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Western Cape still needs to place more than 1400 pupils in schools

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Western Cape still needs to place more than 1400 pupils in schools
  • The Western Cape is still waiting to place 1476 students in Grades 1 and 8.
  • During the first half of this year, the majority of applications were received.
  • Since 1 January this year, 3391 late applications have been received by the department. 

More than 1400 children still need to be enrolled in schools, three weeks after school started.

In the 2023 school year, 98.8% of the unique Grade 1 and Grade 8 placement applications have been resolved as of Monday, 6 February.

The department had yet to place 1476 Grade 1 and Grade 8 students. Western Cape

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The number of learners who applied on time last year is 22. In this case, the department reports that either the parents are unreachable or they have rejected the placement offer.

A total of 129 pupils remained to be placed out of the late applications received before last year’s end.

1 325 pupils still need to be placed out of the 3 391 applications received since January.

“Many of the placements are still pending because they are new applicants who have arrived in the last year,” Education MEC David Maynier noted.

Western Cape still needs to place

“The department faces a great challenge due to the unpredictable pattern in which these applications arrive each day, so we’re constantly chasing a moving target.”

Due to the late applications, he noted, “planning the allocation of our resources in advance has been extremely difficult”.

Maynier said:

Currently, resources are being redirected to accommodate these learners. The district offices where the new applicants arrive have also been provided with resource packs for late applicants. Parents have been provided with online resources to assist them with reading and home learning while the placement is being finalized. Western Cape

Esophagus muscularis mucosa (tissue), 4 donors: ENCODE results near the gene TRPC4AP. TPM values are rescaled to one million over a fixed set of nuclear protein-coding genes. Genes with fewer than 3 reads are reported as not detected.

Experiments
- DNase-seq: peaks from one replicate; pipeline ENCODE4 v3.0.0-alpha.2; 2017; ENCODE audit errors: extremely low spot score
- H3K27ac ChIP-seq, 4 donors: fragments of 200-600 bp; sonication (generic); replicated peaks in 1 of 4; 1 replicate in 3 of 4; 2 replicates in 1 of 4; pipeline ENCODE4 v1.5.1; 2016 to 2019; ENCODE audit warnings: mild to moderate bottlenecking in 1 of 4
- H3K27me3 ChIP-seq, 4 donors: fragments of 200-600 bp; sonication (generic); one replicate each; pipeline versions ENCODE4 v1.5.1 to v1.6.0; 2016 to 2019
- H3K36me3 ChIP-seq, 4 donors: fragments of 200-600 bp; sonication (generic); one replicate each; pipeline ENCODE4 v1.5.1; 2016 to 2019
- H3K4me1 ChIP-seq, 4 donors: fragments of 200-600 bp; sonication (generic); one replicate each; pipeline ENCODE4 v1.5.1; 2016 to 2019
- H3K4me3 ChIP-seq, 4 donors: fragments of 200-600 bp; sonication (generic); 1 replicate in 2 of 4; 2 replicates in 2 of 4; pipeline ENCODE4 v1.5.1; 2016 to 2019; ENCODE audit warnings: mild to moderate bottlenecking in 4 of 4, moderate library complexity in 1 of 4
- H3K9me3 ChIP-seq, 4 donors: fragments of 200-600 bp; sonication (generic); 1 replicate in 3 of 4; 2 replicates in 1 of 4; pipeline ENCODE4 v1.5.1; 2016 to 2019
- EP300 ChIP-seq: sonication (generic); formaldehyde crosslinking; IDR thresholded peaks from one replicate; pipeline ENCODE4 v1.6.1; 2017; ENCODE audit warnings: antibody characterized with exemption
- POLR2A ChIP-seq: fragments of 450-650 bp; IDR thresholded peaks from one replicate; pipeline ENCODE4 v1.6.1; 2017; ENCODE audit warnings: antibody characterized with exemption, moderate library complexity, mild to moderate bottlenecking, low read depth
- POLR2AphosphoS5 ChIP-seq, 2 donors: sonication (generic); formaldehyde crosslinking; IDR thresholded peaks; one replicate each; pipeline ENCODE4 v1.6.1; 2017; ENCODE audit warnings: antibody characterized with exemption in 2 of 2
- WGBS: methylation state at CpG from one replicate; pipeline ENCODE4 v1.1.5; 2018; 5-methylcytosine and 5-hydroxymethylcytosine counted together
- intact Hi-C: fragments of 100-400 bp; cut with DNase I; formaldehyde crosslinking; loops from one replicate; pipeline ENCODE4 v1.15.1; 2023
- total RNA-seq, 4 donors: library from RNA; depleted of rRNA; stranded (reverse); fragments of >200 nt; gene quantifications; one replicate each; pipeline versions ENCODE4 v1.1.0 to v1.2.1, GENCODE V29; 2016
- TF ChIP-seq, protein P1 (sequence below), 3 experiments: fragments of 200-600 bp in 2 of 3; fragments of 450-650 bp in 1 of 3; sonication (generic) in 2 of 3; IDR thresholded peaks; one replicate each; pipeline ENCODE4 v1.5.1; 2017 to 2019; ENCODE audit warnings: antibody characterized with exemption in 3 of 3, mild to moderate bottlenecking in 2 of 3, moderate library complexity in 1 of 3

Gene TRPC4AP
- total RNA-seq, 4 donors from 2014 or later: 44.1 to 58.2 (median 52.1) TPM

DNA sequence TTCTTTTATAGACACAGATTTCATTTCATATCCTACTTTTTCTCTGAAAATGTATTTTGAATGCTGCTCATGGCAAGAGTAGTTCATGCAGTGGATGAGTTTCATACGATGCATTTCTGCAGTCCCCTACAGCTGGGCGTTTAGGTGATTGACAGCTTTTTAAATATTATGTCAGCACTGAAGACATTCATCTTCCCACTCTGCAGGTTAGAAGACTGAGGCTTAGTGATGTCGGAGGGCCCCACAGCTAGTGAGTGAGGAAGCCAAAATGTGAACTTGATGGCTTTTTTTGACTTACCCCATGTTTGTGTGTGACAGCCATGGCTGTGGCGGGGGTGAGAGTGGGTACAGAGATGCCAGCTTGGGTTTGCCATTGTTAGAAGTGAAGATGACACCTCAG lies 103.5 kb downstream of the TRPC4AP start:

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However, Muhammad Khalid Sayed, an ANC spokesperson, stated that only a small percentage of pupils were excluded from classrooms, and students in other grades waited as well.

“I believe that thousands of learners remain unplaced in Western Cape schools,” he said.

During the Standing Committee on Education’s meeting in November, Sayed claimed that more than 25 000 children still hadn’t been enrolled in school.

According to the department, 12 786 applications were still being processed in November last year.

It was announced at the time that 26 000 extra places were planned for pupils.

Sayed added: 

The circumstances of their lives force learners to transfer schools; they do not wake up one morning and ask to transfer. Financial circumstances or a move may have caused them to be unable to afford fees at their previous schools. In the same way that Grades 1 and 8 are given attention, these learners deserve attention as well.

Described as a “self-orchestrated crisis”, Sayed referred to the admissions process as a “crisis”.

“Neither overcrowding nor poor planning are the result of Premier Winde’s government, nor is it a result of maladministration or mismanagement. School governing bodies continue to abuse their powers to discriminate and to exclude certain learners from their schools by means of admissions and language policies, and the WCED has turned a blind eye to this abuse. Western Cape

In some schools, Sayed claimed that up to 70 students were crammed into a classroom.

As a result of the department’s efforts, 662 classrooms have been built and another 842 are being built.

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According to Maynier, 70 mobile classrooms will also be deployed in areas where placement is most needed.

Western Cape

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